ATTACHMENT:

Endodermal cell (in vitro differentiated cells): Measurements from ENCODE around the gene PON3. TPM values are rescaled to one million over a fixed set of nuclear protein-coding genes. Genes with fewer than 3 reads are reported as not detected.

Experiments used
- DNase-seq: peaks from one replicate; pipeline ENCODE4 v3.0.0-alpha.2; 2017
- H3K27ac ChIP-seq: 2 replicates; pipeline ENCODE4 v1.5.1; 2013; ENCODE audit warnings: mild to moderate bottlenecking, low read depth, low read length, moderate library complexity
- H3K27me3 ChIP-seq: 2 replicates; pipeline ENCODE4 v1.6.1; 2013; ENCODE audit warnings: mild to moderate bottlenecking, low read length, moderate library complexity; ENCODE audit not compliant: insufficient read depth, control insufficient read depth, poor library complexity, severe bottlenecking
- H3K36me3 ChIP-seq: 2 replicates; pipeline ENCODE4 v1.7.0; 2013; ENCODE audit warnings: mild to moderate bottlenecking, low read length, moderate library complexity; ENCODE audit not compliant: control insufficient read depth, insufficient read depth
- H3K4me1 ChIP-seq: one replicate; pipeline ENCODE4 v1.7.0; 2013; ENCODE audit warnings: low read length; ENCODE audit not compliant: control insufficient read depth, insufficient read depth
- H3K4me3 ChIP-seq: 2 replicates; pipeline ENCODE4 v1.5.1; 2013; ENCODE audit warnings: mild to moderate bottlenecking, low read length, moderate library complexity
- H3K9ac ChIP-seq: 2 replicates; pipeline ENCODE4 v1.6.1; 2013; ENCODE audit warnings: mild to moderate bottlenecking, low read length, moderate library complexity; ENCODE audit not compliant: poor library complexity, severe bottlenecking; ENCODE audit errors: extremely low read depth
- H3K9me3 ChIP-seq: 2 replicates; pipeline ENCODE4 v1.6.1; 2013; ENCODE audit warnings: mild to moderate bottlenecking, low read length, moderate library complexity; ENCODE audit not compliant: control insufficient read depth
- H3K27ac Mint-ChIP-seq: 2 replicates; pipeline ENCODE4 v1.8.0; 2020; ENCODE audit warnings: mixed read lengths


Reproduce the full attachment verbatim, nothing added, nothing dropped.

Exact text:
Endodermal cell (in vitro differentiated cells): Measurements from ENCODE around the gene PON3. TPM values are rescaled to one million over a fixed set of nuclear protein-coding genes. Genes with fewer than 3 reads are reported as not detected.

Experiments used
- DNase-seq: peaks from one replicate; pipeline ENCODE4 v3.0.0-alpha.2; 2017
- H3K27ac ChIP-seq: 2 replicates; pipeline ENCODE4 v1.5.1; 2013; ENCODE audit warnings: mild to moderate bottlenecking, low read depth, low read length, moderate library complexity
- H3K27me3 ChIP-seq: 2 replicates; pipeline ENCODE4 v1.6.1; 2013; ENCODE audit warnings: mild to moderate bottlenecking, low read length, moderate library complexity; ENCODE audit not compliant: insufficient read depth, control insufficient read depth, poor library complexity, severe bottlenecking
- H3K36me3 ChIP-seq: 2 replicates; pipeline ENCODE4 v1.7.0; 2013; ENCODE audit warnings: mild to moderate bottlenecking, low read length, moderate library complexity; ENCODE audit not compliant: control insufficient read depth, insufficient read depth
- H3K4me1 ChIP-seq: one replicate; pipeline ENCODE4 v1.7.0; 2013; ENCODE audit warnings: low read length; ENCODE audit not compliant: control insufficient read depth, insufficient read depth
- H3K4me3 ChIP-seq: 2 replicates; pipeline ENCODE4 v1.5.1; 2013; ENCODE audit warnings: mild to moderate bottlenecking, low read length, moderate library complexity
- H3K9ac ChIP-seq: 2 replicates; pipeline ENCODE4 v1.6.1; 2013; ENCODE audit warnings: mild to moderate bottlenecking, low read length, moderate library complexity; ENCODE audit not compliant: poor library complexity, severe bottlenecking; ENCODE audit errors: extremely low read depth
- H3K9me3 ChIP-seq: 2 replicates; pipeline ENCODE4 v1.6.1; 2013; ENCODE audit warnings: mild to moderate bottlenecking, low read length, moderate library complexity; ENCODE audit not compliant: control insufficient read depth
- H3K27ac Mint-ChIP-seq: 2 replicates; pipeline ENCODE4 v1.8.0; 2020; ENCODE audit warnings: mixed read lengths